ALJ Frequently Asked Questions (OSHA)

Administrative Law Judge (ALJ) Division

Michael A. Mosesso, Chief Administrative Law Judge
Gary Israel, ALJ-in-Charge (Tucson)

Michael A. Mosesso, Chief Administrative Law Judge
Gary Israel, ALJ-in-Charge (Tucson)

Location Phone FAX
800 W Washington St, Phoenix AZ 85007 (602) 542-5241 (602) 542-4135
2675 East Broadway, Tucson AZ 85716 (520) 628-5188 (520) 628-5182

Phone List of ICA Divisions

Phone List of ALJ Personnel


The Arizona Occupational Safety and Health Act of 1973 is contained in A.R.S. §§ 23-401 through 23-433(link is external). Section 23-420 addresses hearing rights and procedures. 

Additional rules of procedure for ADOSH hearings are set forth in the Arizona Administrative Code, R20-8-801 through R20-8-829.

After a request for hearing has been filed, the case is referred to the Administrative Law Judge (ALJ) Division for determination. The case is assigned to an ALJ, who usually schedules a hearing within 60 days. Notice of the time and place of hearing is given to all parties.

ALJs are Arizona lawyers who have been members of the State Bar of Arizona for at least five years. Their job is to conduct fair and impartial hearings. They rule on procedural and legal issues that come up before and during the hearing. They listen to testimony presented at the hearing, review the evidence in the file, apply the applicable law, and issue written decisions on the issues presented to them. The powers and duties of an ALJ include the authority to administer oaths, rule upon admissibility of exhibits, regulate the course of the hearing, call and examine witnesses, adjourn hearings, and issue appropriate orders for protection of trade secrets.

A prehearing conference may be scheduled by the judge or on motion of one of the parties for the purpose of considering matters that would tend to simplify or expedite the proceedings. Most prehearing conferences are conducted by telephone. Your representative may appear on your behalf unless the ALJ specifically requests your participation.

Discovery is the prehearing process of exchanging information. Discovery consists of depositions (oral question-and-answer sessions), interrogatories (written questions) and requests for production of documents. A party refusing to cooperate in the discovery process may be required to pay reasonable attorneys' fees. Willful failure to appear for a deposition, answer interrogatories, or produce documents may result in dismissal of the case or an order precluding the introduction of testimony.

Settlement is encouraged at any stage of the proceedings. Upon request of a party, a case can be transferred to an ALJ who will serve as a mediator. Mediation brings the parties (and their representatives) together to talk about their issues without the formality of a hearing. No witnesses or evidence is presented. The mediator helps the parties communicate with one another and work toward a mutually acceptable resolution of the issues. Mediation is confidential. If a settlement is not reached, the case is returned to the ALJ assigned to conduct the hearing.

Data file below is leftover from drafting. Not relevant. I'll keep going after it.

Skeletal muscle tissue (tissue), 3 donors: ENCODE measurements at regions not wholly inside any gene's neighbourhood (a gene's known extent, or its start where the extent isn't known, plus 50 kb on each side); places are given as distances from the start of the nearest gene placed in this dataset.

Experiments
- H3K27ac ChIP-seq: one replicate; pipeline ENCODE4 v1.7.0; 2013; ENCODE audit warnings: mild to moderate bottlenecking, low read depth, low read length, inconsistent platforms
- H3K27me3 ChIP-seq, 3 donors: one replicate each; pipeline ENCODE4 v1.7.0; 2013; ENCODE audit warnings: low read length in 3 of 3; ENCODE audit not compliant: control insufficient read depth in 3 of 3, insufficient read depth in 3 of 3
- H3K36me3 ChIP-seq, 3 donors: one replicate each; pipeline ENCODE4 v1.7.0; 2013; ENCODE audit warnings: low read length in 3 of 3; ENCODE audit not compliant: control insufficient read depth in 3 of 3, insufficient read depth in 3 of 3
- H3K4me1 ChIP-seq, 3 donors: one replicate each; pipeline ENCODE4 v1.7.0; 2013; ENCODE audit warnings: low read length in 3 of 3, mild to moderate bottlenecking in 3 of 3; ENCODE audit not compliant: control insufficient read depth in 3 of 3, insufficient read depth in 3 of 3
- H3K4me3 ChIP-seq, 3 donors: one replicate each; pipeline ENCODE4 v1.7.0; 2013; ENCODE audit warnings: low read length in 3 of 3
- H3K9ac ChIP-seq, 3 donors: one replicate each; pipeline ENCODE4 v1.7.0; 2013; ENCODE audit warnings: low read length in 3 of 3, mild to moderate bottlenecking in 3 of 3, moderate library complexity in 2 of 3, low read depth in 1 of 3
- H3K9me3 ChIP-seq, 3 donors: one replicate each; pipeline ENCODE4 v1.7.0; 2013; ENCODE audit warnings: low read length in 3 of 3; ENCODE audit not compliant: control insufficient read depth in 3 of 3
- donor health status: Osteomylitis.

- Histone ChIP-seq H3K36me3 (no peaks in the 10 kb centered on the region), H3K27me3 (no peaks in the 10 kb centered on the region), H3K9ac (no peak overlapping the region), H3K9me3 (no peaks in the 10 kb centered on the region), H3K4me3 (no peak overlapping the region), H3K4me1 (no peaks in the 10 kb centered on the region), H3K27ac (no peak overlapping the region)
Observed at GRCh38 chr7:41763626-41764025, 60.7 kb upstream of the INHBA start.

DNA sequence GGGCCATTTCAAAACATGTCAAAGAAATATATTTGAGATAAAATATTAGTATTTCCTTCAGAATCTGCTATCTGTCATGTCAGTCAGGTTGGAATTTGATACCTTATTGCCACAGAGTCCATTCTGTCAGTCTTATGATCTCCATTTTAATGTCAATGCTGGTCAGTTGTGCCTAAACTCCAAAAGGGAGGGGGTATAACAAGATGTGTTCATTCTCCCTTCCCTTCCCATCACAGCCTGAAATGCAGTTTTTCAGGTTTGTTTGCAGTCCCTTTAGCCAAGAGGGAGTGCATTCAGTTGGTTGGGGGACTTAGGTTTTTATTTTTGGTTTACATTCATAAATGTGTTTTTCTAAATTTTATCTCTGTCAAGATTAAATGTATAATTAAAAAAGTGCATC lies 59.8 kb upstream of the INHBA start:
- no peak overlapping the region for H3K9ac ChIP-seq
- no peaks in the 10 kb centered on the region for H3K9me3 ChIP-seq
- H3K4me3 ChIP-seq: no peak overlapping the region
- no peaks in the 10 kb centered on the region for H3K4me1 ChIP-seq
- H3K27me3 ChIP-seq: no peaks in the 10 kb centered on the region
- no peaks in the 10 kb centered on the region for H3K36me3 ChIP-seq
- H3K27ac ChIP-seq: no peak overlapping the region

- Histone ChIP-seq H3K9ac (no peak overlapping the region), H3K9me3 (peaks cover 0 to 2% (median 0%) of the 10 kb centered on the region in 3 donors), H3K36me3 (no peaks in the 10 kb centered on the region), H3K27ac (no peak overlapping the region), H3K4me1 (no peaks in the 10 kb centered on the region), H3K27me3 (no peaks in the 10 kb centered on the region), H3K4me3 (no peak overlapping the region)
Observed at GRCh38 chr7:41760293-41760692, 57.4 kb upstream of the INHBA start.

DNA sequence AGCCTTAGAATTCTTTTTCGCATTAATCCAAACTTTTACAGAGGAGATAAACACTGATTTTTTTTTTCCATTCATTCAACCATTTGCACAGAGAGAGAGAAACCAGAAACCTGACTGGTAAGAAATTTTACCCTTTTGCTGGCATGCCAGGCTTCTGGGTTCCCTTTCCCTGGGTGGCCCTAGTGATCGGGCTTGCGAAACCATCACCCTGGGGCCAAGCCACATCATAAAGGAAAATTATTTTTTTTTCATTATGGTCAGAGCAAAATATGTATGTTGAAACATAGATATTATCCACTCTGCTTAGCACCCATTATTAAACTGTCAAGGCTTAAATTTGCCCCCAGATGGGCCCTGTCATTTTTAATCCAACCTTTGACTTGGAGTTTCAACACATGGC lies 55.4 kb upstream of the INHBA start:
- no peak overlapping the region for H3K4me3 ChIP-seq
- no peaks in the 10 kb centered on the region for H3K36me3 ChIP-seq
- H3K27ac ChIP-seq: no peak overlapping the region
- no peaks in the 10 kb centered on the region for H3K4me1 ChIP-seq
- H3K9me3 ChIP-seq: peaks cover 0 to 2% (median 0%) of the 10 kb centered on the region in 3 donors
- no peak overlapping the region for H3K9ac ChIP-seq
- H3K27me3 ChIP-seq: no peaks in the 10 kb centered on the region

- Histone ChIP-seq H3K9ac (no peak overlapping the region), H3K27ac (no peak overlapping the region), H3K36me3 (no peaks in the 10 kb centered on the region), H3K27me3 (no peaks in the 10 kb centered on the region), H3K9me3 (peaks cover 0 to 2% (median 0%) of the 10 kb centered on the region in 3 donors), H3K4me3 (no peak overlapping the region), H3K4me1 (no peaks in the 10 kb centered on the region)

The hearing will either be in the county where the alleged violation occurred or in such other place as selected by the ALJ.

Failure of the person requesting the hearing to appear is deemed to be an admission of the validity of any citation, abatement period, or penalty issued or proposed, and a waiver of all rights except the right to receive a copy of the decision and to request review.

All parties are entitled to call witnesses at the hearing. The ALJ is authorized to issue subpoenas for the attendance of witnesses and parties at the hearing.

The subpoenas are issued and mailed by the ICA without charge to the parties.

The ALJ can also issue subpoenas for the production of reports, papers, contracts, books, accounts and other documents that are relevant and material to the issues in the case.

An ALJ may affirm, reverse, or modify the disputed action and any penalty imposed.

The ALJ will issue a written decision usually 30-60 days after the last hearing. Copies of the decision are sent to all interested parties.

There is a statement at the end of the decision setting forth the review rights of the parties. A party disagreeing with the decision of the ALJ has fifteen days to file a request for review. The review is heard by the OSHA Review Board.

A party disagreeing with the decision of the OSHA Review Board may filed an appeal with the Arizona Court of Appeals.

Under A.R.S. § 23-429, an employer can designate a person or persons to represent him or her in proceedings before an ALJ or the OSHA Review Board. This person does not have to be a lawyer. However, the rules of the Arizona Supreme Court, Rule 31(a)(4)(G), provide that an officer or other duly authorized agent of a corporate employer may not charge a fee for the representation.

Out-of-state lawyers must comply with Arizona Supreme Court Rule 38 in order to represent a party in Arizona. An out-of-state lawyer must associate with a lawyer who is a member in good standing of the State Bar of Arizona.

Industrial Commission employees are not permitted to give legal advice. If you want a lawyer or to get legal advice, you can contact the Maricopa County Lawyer Referral Service at 602-257-4434, or the Pima County Lawyer Referral at 520-623-4625. You can also look in the Yellow Pages of your local telephone directory under Attorneys or Lawyers.